Laminated Business Cards – What Are They, and Do I Need Them?

Well presented, quality laminated business cards help you as an owner of a business to create that vital favourable first impression. A poor quality card can reflect badly on your business image so choose a print supplier with a good service on offer and you should be fine.

How do we attempt to correct the ‘quality’ problem by using laminated cards?

The price of laminated business cards differ hugely amongst online print suppliers. The majority of print suppliers offer a design-your-own service whereby the onus is placed on the purchaser to spot and select a relevant design, complete all the other card details and possibly upload a logo before proceeding to the checkout, even before contact has been made. This suits particular business types such as the mobile hairdressing profession, cabbies, electricians etc. where a ‘quality image’ is often not so important to garner work. A plain, neatly presented business card using a quality design is often all that is required in many cases.

A small to medium enterprise however, as well as any blue chip company, will have a desire to create an instantly recognisable quality brand, that can be produced to cover all company marketing materials. In these instances, brand and colour consistency across the full range of business stationery is vital to preserve the company image.

Laminated business cards can be produced as the first step to switching from the plain single colour or two colour business card, to something that smacks of a quality design.

How is a laminated business card produced?

Essentially, it’s produced using 2 sheets of laminate enclosing a plain card front and back. Laminated cards differ from the plastic pouch often used with the typical office laminating machine, which uses a much thicker laminate. Quality card lamination is measured in microns, and is invisible to the eye, the main way to test if the card is laminated is by attempting to rip one in half, or just try rubbing the ink.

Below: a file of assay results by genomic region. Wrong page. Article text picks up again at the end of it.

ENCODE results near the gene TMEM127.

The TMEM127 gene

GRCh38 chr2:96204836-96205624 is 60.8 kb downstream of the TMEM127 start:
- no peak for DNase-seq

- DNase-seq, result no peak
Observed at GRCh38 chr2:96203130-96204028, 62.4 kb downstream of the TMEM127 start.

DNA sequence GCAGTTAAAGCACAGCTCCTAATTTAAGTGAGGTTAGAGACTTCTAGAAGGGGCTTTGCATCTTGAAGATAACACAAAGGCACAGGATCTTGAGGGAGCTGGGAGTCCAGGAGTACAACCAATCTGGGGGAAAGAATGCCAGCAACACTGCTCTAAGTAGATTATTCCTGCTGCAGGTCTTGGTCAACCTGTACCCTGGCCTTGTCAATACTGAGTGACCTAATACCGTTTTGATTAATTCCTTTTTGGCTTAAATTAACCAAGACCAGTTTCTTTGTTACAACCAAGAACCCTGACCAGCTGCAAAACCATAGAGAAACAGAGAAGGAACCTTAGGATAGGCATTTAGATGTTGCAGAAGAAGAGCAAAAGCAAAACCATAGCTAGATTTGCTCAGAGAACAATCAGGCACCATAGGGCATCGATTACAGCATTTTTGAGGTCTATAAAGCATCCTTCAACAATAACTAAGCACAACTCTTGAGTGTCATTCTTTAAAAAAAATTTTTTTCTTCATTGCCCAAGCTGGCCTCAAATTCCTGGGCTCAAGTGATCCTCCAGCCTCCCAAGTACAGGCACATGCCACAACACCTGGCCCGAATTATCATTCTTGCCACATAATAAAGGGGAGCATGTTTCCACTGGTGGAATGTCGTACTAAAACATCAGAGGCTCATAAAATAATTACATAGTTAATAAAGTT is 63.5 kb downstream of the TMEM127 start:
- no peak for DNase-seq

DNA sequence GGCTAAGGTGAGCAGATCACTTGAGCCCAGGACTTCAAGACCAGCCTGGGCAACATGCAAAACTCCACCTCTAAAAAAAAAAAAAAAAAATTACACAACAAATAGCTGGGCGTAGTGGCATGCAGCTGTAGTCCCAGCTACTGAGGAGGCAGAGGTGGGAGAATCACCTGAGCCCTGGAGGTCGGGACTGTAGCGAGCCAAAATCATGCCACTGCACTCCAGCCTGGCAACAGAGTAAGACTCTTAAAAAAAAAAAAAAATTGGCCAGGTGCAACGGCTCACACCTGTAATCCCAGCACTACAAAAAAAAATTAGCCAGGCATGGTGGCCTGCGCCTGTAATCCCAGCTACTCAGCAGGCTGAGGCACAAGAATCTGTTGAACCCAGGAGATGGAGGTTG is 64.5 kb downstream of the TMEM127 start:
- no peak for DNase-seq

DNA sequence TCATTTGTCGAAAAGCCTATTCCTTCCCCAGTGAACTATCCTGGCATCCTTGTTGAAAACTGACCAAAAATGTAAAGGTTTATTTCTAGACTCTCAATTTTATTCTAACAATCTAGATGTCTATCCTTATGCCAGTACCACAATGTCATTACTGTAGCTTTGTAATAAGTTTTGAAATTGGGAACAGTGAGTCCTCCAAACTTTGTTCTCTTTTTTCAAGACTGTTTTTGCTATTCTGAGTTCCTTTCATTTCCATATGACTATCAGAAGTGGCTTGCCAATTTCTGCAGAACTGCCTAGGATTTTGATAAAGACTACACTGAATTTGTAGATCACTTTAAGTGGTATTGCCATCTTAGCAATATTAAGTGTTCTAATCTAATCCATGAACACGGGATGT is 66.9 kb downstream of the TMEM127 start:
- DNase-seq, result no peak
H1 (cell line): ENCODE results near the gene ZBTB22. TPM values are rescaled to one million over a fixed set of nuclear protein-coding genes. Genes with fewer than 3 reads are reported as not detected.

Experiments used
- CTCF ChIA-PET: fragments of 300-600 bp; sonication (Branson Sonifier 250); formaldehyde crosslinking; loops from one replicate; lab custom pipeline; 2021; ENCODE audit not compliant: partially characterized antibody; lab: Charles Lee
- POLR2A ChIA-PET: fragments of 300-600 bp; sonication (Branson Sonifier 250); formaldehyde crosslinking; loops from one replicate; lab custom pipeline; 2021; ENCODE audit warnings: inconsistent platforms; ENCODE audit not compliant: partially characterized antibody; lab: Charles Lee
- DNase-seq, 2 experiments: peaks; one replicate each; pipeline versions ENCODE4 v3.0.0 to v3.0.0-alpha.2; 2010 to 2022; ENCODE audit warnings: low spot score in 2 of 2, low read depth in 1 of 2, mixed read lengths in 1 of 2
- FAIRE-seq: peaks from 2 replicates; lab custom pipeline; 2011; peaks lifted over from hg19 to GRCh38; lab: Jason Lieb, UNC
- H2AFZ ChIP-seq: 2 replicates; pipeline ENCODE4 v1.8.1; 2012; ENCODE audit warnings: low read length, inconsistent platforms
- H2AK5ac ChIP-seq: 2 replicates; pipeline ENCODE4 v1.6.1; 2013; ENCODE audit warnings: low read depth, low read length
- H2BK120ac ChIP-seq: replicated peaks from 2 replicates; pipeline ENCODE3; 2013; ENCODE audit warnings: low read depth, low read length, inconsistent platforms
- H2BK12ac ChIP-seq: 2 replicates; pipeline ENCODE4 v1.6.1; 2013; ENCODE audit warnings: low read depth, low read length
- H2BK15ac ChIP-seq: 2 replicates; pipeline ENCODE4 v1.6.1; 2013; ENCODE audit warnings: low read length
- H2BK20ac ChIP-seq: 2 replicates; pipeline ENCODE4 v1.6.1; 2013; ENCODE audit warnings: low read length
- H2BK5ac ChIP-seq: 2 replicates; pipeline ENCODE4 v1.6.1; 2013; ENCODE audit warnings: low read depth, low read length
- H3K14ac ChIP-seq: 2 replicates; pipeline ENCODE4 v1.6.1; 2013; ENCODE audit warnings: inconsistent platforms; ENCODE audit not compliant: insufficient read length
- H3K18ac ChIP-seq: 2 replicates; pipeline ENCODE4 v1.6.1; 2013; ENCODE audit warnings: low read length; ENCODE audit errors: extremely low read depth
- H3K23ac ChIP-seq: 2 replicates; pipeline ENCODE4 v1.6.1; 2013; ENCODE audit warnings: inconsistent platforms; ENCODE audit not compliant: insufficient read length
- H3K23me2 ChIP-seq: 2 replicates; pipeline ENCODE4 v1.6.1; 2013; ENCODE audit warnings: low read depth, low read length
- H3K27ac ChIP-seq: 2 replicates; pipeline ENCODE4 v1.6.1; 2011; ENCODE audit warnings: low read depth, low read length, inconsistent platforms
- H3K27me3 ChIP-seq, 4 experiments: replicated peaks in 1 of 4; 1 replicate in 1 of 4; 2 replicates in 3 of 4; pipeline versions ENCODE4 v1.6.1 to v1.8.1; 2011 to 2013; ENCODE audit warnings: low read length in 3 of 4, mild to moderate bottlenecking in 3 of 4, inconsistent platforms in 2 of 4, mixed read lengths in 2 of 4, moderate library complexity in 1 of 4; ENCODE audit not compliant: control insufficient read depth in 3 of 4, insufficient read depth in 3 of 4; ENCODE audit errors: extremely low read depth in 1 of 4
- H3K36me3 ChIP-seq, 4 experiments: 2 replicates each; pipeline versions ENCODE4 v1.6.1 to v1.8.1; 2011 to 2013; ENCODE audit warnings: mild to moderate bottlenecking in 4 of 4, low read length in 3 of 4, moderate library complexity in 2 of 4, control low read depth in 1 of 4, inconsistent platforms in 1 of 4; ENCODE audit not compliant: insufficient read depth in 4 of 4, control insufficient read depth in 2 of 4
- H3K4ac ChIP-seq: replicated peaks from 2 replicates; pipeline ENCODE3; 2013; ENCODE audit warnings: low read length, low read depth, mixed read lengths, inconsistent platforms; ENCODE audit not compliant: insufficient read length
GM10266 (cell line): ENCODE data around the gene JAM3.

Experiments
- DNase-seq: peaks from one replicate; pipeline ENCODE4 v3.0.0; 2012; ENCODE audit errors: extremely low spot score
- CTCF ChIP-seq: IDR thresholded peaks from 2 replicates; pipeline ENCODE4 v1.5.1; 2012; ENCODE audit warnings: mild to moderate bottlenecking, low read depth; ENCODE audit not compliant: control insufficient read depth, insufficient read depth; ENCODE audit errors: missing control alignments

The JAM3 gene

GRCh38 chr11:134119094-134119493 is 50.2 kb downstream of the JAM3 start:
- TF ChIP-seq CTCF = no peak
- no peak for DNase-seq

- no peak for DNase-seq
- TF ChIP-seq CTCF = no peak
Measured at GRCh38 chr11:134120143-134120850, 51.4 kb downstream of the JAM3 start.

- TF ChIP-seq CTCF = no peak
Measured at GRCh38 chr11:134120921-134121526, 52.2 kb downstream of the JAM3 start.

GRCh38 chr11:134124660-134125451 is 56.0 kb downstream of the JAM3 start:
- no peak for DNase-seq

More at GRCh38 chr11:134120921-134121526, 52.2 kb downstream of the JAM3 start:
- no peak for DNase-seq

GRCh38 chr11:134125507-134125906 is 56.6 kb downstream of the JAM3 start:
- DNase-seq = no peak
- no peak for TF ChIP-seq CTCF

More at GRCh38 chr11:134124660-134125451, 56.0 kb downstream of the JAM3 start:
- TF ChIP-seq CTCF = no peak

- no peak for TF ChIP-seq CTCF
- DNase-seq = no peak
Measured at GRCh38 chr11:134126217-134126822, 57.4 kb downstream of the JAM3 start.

Matt lamination, and gloss lamination are the main process offered by suppliers, depending on your design requirement. Some people choose to laminate one side only, and leave the other side of the card plain, but the normal process is to have both sides laminated. Whatever you may hear, it’s actually a fallacy that laminated cards are a problem to write on, just grab a biro and try it! Being able to write on the card has advantages for certain users, such as adding names on membership cards etc.

Laminated cards feel much nicer than the plain non laminated version. Another huge bonus is the laminate process helps to enhance colour and your design, due to its reflectivity.

Are all suppliers laminated business cards similar, or do they differ in any way?

Unfortunately, they can be quite different. If you see prices for laminated cards that seem too good to be true, then it’s possible the supplier may have used a thin card, often not much thicker than paper, and then laminated with a cheaper, thick laminate which feels completely different. At the very least, choose a supplier who’s using 350gsm card, but ideally 400gsm card which will generally give quality results. Where a good quality card has been used, a very thin laminate process will compliment it perfectly.